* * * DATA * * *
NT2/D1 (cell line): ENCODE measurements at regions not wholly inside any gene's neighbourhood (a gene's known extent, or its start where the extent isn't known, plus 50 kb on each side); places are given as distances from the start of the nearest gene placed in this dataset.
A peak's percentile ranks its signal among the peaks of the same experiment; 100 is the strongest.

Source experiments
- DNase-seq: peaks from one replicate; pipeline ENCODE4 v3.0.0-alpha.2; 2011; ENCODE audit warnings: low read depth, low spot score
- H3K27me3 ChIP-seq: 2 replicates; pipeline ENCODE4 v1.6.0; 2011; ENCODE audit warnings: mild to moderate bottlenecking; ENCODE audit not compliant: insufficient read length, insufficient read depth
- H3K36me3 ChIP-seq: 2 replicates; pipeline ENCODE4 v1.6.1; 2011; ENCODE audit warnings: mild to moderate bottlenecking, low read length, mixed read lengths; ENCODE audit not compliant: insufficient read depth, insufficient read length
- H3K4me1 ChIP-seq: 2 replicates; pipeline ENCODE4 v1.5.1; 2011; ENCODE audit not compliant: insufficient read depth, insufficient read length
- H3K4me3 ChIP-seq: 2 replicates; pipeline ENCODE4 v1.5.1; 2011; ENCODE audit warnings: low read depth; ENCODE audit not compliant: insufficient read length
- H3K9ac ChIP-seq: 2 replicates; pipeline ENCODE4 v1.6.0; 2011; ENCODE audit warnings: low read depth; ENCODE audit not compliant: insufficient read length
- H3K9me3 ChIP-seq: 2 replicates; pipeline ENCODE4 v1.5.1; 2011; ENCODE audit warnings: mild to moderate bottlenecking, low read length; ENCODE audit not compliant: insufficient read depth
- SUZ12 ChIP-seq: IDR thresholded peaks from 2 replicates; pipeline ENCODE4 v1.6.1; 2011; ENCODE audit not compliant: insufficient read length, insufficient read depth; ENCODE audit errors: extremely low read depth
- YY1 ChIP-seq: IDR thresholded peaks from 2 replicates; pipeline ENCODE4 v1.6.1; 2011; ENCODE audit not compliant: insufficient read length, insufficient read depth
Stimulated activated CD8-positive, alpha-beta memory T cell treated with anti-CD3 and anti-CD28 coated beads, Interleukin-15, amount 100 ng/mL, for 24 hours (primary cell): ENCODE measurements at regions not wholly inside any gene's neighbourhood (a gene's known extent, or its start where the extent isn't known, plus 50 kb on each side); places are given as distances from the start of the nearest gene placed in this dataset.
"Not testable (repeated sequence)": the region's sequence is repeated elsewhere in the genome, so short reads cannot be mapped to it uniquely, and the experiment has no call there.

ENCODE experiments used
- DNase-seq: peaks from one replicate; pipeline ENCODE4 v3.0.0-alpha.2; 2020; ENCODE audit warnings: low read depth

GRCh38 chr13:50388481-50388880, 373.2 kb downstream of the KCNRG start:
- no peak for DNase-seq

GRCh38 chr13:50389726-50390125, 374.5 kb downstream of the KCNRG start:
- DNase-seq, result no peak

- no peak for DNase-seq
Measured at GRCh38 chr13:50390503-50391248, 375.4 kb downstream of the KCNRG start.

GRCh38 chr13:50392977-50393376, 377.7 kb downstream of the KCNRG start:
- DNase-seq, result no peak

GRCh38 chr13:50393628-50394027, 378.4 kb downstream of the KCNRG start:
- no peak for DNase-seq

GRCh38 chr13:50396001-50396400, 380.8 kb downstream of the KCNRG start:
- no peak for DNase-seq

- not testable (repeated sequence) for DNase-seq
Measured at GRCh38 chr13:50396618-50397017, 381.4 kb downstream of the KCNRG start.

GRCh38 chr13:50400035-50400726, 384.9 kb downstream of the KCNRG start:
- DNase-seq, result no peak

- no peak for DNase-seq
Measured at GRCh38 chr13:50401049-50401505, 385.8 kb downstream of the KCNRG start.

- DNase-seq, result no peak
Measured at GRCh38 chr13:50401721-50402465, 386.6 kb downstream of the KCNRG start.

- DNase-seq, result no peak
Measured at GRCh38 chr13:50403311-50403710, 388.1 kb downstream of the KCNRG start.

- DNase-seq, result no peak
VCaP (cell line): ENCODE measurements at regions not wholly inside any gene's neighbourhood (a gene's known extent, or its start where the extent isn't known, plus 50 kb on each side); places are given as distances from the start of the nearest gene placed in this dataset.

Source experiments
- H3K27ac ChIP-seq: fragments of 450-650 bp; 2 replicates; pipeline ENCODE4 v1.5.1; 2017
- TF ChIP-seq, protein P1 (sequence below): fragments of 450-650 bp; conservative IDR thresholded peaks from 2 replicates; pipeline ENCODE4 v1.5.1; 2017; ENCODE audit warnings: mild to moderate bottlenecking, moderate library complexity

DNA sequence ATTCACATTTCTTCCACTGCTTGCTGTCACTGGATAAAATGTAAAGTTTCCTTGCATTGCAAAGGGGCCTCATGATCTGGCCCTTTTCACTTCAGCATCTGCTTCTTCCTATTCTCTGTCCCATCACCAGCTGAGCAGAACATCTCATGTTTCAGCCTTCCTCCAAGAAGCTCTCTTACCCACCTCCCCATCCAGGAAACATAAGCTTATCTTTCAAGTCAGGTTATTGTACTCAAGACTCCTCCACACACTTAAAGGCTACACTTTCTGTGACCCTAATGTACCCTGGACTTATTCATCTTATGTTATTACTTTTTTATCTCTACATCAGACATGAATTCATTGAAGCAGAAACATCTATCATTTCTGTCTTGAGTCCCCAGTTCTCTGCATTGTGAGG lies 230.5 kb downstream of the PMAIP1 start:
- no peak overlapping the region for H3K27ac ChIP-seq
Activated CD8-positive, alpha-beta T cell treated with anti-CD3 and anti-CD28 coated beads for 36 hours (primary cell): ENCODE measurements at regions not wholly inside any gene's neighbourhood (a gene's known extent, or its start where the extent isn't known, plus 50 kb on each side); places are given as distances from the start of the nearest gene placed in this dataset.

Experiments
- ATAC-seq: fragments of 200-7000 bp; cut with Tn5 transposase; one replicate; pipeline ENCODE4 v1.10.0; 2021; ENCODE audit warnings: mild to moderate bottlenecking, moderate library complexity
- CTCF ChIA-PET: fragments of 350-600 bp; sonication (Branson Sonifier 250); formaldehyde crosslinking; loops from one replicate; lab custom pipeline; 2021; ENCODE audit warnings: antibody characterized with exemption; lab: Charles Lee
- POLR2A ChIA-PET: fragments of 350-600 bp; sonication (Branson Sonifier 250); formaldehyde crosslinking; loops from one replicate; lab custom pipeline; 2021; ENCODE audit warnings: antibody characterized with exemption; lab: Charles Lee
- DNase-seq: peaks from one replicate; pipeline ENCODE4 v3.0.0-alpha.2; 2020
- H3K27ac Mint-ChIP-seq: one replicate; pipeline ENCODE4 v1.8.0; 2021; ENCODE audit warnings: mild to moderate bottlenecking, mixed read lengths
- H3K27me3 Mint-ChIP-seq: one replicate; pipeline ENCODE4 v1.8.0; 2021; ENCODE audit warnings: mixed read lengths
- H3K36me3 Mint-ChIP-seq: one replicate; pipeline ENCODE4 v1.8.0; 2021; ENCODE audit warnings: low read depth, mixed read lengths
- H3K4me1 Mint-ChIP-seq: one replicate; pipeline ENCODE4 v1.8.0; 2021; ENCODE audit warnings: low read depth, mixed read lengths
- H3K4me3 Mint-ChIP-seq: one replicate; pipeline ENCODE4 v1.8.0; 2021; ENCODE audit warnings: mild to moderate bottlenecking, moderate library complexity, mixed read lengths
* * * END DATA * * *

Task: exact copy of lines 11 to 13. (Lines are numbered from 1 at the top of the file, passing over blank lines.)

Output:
- SUZ12 ChIP-seq: IDR thresholded peaks from 2 replicates; pipeline ENCODE4 v1.6.1; 2011; ENCODE audit not compliant: insufficient read length, insufficient read depth; ENCODE audit errors: extremely low read depth
- YY1 ChIP-seq: IDR thresholded peaks from 2 replicates; pipeline ENCODE4 v1.6.1; 2011; ENCODE audit not compliant: insufficient read length, insufficient read depth
Stimulated activated CD8-positive, alpha-beta memory T cell treated with anti-CD3 and anti-CD28 coated beads, Interleukin-15, amount 100 ng/mL, for 24 hours (primary cell): ENCODE measurements at regions not wholly inside any gene's neighbourhood (a gene's known extent, or its start where the extent isn't known, plus 50 kb on each side); places are given as distances from the start of the nearest gene placed in this dataset.